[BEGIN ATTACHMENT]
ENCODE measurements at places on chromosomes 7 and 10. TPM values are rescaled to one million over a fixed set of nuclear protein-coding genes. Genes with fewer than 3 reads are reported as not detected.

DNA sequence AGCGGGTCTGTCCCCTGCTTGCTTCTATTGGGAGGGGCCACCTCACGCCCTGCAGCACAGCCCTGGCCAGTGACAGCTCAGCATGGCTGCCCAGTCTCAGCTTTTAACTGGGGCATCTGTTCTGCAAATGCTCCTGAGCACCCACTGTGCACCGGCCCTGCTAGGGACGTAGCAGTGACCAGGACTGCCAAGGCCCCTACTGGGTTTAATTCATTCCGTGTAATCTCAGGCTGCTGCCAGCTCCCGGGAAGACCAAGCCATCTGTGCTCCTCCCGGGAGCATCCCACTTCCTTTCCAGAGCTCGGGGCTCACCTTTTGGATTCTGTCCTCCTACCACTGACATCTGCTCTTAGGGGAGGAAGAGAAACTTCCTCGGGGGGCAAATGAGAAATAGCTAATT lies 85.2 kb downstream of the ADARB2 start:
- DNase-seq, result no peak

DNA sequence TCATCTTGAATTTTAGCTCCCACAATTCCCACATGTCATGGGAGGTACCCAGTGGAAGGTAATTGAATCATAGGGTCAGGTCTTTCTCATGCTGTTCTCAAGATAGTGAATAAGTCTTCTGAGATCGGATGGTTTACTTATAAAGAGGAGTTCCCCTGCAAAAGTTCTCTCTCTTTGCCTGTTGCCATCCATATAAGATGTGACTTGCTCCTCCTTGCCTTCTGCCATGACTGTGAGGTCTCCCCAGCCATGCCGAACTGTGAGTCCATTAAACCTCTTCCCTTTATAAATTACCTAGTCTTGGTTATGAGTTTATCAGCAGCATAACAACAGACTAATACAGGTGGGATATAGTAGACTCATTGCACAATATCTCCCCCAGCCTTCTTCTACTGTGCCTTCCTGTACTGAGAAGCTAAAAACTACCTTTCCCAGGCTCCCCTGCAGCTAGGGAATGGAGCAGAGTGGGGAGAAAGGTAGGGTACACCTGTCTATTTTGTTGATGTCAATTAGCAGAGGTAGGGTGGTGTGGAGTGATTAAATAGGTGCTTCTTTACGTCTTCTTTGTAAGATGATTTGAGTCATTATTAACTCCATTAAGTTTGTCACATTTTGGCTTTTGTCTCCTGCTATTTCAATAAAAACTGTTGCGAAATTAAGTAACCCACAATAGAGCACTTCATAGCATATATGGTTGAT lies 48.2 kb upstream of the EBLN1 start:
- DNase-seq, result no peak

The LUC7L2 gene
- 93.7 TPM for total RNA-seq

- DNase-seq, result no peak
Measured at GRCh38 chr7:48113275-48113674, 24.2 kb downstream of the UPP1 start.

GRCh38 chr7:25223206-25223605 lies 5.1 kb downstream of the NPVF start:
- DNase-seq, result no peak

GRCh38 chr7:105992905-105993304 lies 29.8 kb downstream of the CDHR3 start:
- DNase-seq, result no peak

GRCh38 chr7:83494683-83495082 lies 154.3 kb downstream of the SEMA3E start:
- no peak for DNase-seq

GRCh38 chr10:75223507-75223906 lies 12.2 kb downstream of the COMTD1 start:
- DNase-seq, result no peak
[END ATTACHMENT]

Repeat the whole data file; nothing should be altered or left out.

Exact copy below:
ENCODE measurements at places on chromosomes 7 and 10. TPM values are rescaled to one million over a fixed set of nuclear protein-coding genes. Genes with fewer than 3 reads are reported as not detected.

DNA sequence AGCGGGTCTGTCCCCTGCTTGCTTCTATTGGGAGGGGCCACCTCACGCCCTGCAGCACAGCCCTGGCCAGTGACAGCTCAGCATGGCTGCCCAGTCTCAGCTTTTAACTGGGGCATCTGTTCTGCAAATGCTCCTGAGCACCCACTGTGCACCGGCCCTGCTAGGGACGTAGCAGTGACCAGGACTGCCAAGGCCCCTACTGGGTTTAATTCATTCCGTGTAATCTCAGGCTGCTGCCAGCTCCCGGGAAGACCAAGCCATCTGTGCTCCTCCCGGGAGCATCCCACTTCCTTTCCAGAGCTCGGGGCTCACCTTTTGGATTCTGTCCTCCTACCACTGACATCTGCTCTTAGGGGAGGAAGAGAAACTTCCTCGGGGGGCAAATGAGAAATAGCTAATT lies 85.2 kb downstream of the ADARB2 start:
- DNase-seq, result no peak

DNA sequence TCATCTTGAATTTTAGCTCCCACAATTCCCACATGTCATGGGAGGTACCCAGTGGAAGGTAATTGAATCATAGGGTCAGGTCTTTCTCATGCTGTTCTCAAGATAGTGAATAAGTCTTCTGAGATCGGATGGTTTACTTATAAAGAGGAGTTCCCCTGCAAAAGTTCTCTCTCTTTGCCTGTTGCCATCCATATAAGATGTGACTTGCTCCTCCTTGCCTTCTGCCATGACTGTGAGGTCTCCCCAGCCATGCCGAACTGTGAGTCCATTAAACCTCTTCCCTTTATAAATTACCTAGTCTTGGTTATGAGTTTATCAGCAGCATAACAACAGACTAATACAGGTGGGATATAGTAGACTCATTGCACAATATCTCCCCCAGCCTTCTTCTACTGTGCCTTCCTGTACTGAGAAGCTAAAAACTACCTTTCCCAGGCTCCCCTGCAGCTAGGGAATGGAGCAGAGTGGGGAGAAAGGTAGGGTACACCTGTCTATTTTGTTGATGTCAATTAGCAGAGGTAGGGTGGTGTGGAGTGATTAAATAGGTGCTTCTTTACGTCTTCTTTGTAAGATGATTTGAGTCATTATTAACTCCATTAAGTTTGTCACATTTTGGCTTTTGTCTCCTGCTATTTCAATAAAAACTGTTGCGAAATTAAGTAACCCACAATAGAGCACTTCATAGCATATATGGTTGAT lies 48.2 kb upstream of the EBLN1 start:
- DNase-seq, result no peak

The LUC7L2 gene
- 93.7 TPM for total RNA-seq

- DNase-seq, result no peak
Measured at GRCh38 chr7:48113275-48113674, 24.2 kb downstream of the UPP1 start.

GRCh38 chr7:25223206-25223605 lies 5.1 kb downstream of the NPVF start:
- DNase-seq, result no peak

GRCh38 chr7:105992905-105993304 lies 29.8 kb downstream of the CDHR3 start:
- DNase-seq, result no peak

GRCh38 chr7:83494683-83495082 lies 154.3 kb downstream of the SEMA3E start:
- no peak for DNase-seq

GRCh38 chr10:75223507-75223906 lies 12.2 kb downstream of the COMTD1 start:
- DNase-seq, result no peak